Taking to the sky with four rotors
For Mark Grohe of Fayetteville, strapping on his first-person-view goggles is not different from strapping himself into an airplane.
The live feed from his drone’s camera and a pair of joysticks allow him to steer his aircraft through hurdles, make hairpin turns and race other pilots while trying not to crash going 60 mph.
“So what it gives you the ability to do is fly like you see in ‘Top Gun’,” Grohe said. “You get that adrenaline. You can flip and roll, but it’s like you are in an airplane.”
Whether it’s like flying in “Top Gun” or pod racing in “Star Wars,” it’s that feeling that is bringing together gamers and adrenaline enthusiasts alike to race drones. And the Triangle has its own set of fliers.
On Saturday, about 20 pilots, including some from Fayetteville and the Triangle, gathered at Devil’s Ridge Motocross in Sanford to race their quadcopters, or unmanned helicopters with four rotors.
Veterans and first-time racers participated in the races, which were more about precision than speed. Six racers at a time would fly a course of gates and flags while dodging trees. They had to lap the course three times in two minutes, but many crashed before they reached the end.
We try to make it more technical so it’s more of an obstacle course than a NASCAR race.
Mark Grohe, co-founder of the Fayetteville Multirotor Racing Club
“We try to make it more technical so it’s more of an obstacle course than a NASCAR race,” said Grohe, co-founder of the Fayetteville Multirotor Racing Club and owner of 2DogRC, a Goldsboro-based remote-control aircraft company.
Many of Saturday’s pilots, like Zebulon resident Brad Williams, started off flying RC helicopters and airplanes but have since turned to building their own drones. Williams, who used to jump out of airplanes, said drone racing is now his new adrenaline rush.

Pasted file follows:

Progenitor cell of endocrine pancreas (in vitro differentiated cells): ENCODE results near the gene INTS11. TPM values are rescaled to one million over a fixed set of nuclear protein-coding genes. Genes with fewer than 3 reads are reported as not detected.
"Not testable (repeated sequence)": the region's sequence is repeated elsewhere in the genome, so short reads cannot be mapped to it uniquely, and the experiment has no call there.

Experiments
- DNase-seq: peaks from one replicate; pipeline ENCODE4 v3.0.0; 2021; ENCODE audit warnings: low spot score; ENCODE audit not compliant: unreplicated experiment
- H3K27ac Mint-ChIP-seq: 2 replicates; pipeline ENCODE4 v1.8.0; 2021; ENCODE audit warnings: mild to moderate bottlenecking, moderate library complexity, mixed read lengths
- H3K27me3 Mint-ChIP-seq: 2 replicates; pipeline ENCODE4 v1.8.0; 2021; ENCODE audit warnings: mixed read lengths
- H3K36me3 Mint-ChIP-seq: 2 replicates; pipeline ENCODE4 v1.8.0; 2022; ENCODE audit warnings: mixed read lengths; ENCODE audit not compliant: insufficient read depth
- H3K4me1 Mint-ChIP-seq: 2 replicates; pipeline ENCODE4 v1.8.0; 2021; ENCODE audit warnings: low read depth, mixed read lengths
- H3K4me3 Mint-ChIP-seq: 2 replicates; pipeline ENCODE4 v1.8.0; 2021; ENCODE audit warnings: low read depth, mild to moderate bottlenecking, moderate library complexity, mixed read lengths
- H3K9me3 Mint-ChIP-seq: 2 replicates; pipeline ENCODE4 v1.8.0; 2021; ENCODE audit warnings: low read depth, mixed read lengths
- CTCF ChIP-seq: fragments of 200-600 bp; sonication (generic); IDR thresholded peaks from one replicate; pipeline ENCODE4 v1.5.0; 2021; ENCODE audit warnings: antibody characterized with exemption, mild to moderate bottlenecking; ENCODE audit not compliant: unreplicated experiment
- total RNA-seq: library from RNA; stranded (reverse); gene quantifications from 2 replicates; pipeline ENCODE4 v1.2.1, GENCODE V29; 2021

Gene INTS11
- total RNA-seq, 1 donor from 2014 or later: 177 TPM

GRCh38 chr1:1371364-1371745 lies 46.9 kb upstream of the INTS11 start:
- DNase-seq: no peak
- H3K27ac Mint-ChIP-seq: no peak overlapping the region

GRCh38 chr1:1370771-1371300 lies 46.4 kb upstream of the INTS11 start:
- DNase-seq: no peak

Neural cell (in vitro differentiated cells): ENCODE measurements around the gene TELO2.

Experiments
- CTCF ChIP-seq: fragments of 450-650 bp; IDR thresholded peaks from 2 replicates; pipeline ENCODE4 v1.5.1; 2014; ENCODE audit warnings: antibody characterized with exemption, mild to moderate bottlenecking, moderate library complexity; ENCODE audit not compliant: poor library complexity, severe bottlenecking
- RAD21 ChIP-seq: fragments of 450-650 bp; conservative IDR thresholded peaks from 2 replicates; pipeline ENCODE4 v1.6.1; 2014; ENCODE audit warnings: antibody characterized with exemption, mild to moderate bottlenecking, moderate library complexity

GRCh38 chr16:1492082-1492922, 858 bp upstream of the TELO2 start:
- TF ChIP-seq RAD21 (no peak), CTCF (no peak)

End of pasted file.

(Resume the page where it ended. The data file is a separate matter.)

“It’s an easy escape,” he said. “I can take it out after work, and I’m done in 10 or 15 minutes.”
The first-person view gives the pilot a feeling of flying, even the stomach-flipping sensation for those who aren’t as friendly with higher altitudes.
But the rush doesn’t last long. Racing runs through the drone’s battery – and fast.
Roger Bess of Apex arrived with 12 charged batteries, which last about 2.5 minutes each while flying.
“And it won’t be enough,” he said, pulling out an extra car battery to charge more drone batteries while he races.
Several of Saturday’s fliers, including Bess, were early adopters of drones – long before the technology had improved to what it is today. They described drones from years ago as bigger, slower and less responsive.
“Back then everything was just running leaps and bounds slower,” said Josh Hyde, chapter organizer for Raleigh Rotor Racers. “That made it harder to fly smoothly. It was like you were fighting the quad the whole time, and now it’s like the quad is an extension of you.”
Since then, drone racing has gained national attention. Last year, ESPN began broadcasting races for the Drone Racing League, a first-person-view drone racing league.
But one of the biggest hurdles for new fliers to get into drone racing is the price tag. Grohe said it costs about $1,000 to get started in racing, but that it is possible to find ready-to-fly drones for around $200. Drones and their parts will fall in price as they become more popular and the technology continues to evolve.
“I think just the expense hurdle is the hard part and that will come down as it gets more mainstream,” Grohe said.
Kathryn Trogdon: 919-829-4845: @KTrogdon